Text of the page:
Despite all the talk about shrinking government it is relatively rare that a federal agency is eliminated. In 1998 Congress dissolved the U.S. Information Agency, a public relations wing of the government that communicated to 150 nations at the height of the Cold War, with its responsibilities being absorbed by the Department of State. In 1996 Bill Clinton and Newt Gingrich had a rare moment of agreement as they eliminated the Interstate Commerce Commission, which had regulated everything from telephone companies to railroads for more than a century. But the last two decades have been dominated by many more instances where politicians talked a big game about slashing government — particularly plans to dismantle Cabinet-level agencies such as Education, Energy and Commerce — and ran into roadblocks.
The Consumer Financial Protection Bureau (CFPB), established by the Dodd-Frank Wall Street Reform and Consumer Protection Act of 2010, is the latest agency under assault. Twin bills introduced by Sen. Ted Cruz (R-Texas) and Rep. John Ratcliffe (R-Texas) on February 15 would eliminate the CFPB by repealing Title X of Dodd-Frank. Cruz said his bill “gives Congress the opportunity to free consumers and small businesses from the CFPB’s regulatory blockades and financial activism, which stunt economic growth.”
Perhaps mindful of the difficulty in completely eliminating an agency, other Republicans have taken a different tack to diminish the agency’s impact, focusing on changes to its funding and leadership. On February 15 a dozen Republican senators, led by David Perdue (R-Georgia), introduced a bill that would give lawmakers control over the CFPB’s budget; CFPB is currently funded through the Federal Reserve. House Financial Services Committee Chairman Jeb Hensarling (R-Texas) originally aimed to turn CFPB into a five-member bipartisan commission with his Financial Choice Act but a recent memo revealed a plan to turn the head of the agency into a political appointee who could be dismissed at-will by the president. This would portend the dismissal of CFPB Director Richard Cordray, an aggressive regulator whose term does not expire until July 2018. Last October a federal appeals court held that the president’s limited ability to remove the bureau’s director was unconstitutional. However, that ruling was vacated on February 16 and is pending a rehearing before the full D.C. Circuit Court of Appeals.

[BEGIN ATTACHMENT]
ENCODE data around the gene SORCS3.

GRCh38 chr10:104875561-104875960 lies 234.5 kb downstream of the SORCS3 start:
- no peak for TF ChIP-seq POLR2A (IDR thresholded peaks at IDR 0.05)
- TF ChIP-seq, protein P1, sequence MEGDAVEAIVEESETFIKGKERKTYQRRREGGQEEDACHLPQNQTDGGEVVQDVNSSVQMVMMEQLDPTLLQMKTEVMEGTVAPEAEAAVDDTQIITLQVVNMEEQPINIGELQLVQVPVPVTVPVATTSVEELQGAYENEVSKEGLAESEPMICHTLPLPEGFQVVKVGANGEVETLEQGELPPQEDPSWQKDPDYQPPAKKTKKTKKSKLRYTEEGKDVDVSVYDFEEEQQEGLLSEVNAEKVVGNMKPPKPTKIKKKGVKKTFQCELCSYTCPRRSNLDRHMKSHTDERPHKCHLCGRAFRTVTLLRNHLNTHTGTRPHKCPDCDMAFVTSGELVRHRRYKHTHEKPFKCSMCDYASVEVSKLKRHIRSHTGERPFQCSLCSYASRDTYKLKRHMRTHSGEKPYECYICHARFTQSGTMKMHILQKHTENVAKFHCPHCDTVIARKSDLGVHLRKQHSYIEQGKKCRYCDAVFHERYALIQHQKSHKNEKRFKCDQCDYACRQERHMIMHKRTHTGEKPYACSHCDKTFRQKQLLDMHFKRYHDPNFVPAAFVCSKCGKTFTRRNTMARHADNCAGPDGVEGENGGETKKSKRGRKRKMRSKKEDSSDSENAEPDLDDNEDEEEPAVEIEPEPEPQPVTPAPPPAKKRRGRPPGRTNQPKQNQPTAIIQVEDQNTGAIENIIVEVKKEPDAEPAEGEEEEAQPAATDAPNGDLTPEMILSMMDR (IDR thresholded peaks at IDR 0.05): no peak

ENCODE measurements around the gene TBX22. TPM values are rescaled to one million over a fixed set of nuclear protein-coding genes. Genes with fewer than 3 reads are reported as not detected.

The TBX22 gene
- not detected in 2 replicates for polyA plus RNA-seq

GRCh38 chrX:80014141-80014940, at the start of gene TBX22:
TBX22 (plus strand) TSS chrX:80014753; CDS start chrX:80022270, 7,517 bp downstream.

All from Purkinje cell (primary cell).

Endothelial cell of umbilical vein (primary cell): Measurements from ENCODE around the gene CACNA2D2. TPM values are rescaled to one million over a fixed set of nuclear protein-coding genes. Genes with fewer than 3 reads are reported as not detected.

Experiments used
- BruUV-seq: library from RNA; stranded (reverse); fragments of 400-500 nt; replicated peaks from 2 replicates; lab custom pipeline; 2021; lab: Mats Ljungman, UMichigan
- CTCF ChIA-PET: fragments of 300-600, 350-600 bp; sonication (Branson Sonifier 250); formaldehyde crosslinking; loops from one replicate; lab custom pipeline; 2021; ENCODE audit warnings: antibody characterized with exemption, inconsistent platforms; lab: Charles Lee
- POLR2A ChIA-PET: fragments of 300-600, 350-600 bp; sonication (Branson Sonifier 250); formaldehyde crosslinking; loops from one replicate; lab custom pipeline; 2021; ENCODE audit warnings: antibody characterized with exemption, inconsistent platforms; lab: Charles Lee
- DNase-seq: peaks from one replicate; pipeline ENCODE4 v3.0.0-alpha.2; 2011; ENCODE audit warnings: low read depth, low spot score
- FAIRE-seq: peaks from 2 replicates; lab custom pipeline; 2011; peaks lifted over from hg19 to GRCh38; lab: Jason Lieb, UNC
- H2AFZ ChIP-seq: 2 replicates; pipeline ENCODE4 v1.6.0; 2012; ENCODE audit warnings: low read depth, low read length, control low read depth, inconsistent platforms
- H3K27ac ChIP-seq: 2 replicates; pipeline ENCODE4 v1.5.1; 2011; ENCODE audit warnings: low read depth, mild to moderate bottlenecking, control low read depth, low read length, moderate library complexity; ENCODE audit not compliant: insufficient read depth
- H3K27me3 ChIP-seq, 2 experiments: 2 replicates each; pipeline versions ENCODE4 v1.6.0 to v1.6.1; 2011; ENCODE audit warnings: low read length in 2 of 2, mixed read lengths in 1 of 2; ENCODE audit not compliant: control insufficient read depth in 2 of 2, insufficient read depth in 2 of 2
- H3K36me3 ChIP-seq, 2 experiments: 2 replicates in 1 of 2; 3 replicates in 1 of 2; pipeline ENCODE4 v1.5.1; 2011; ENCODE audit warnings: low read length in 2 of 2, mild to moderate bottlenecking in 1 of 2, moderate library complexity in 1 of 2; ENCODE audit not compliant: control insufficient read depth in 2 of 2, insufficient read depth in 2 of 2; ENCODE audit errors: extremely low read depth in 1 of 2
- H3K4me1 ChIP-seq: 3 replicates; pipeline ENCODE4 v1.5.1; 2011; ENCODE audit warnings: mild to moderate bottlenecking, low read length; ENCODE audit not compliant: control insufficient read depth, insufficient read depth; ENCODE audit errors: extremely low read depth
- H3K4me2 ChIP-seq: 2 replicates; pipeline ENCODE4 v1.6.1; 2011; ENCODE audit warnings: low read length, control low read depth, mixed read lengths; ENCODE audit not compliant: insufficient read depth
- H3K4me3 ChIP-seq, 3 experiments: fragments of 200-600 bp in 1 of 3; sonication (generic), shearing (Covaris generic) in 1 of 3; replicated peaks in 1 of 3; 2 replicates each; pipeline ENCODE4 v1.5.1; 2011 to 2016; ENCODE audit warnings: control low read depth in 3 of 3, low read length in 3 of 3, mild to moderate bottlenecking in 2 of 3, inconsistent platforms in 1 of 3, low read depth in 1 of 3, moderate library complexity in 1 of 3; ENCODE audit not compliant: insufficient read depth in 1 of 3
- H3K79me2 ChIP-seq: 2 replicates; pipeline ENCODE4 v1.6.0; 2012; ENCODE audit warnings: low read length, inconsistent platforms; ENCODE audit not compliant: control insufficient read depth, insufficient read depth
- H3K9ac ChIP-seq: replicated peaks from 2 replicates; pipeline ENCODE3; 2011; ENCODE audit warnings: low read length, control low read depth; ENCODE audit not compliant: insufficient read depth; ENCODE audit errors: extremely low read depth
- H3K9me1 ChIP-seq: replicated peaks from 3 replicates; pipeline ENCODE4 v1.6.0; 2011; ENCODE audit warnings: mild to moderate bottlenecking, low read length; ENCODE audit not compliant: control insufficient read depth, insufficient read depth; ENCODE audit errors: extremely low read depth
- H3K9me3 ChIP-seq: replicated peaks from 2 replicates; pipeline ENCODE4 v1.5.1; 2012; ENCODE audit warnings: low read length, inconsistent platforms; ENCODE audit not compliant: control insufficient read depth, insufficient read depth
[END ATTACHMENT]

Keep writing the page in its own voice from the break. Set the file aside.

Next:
Hensarling’s revised bill would also strip CFPB of its authority to bring cases against financial institutions under a provision known as unfair, deceptive and abusive practices (UDAAP) and scrap consumer complaint databases. Financial institutions have complained that UDAAP is a catch-all to address behavior that the CFPB finds objectionable, as the agency is given broad discretion to determine what is legal while financial institutions operate in the dark.
CFPB’s ability to issue regulations could also be thwarted by the GOP Congress. Under the Congressional Review Act, Congress can reject a regulation through a joint resolution of the House and Senate. The resolution can be passed with a simple majority in the Senate, immune to a filibuster, and then be sent to the president for a signature or veto; President Trump is likely to approve resolutions that would reverse CFPB regulations. This means that two of CFPB’s proposed rules — one prohibiting mandatory arbitration clauses that prevent consumers from joining together to sue financial services companies for wrongdoing, another designed to end payday debt traps by requiring lenders to ensure consumers have the ability to repay their loans — could be dead upon arrival. Senator Perdue has already introduced a joint resolution which would negate the CFPB’s prepaid account rule, requiring companies offering prepaid services to provide more transparency around fee structures, indicate whether customers’ funds are insured and make user agreements publicly available.
On top of these congressional actions, a February 3 executive order from President Trump instructs the Treasury secretary to review the effectiveness of the laws, regulations, guidance and policies of various banking regulators, including CFPB; Treasury will report its findings by June 3. No one knows where the chips will fall but it is a near certainty that CFPB’s rulemaking and enforcement efforts will be severely curtailed under the new administration, even if the agency manages to avoid termination.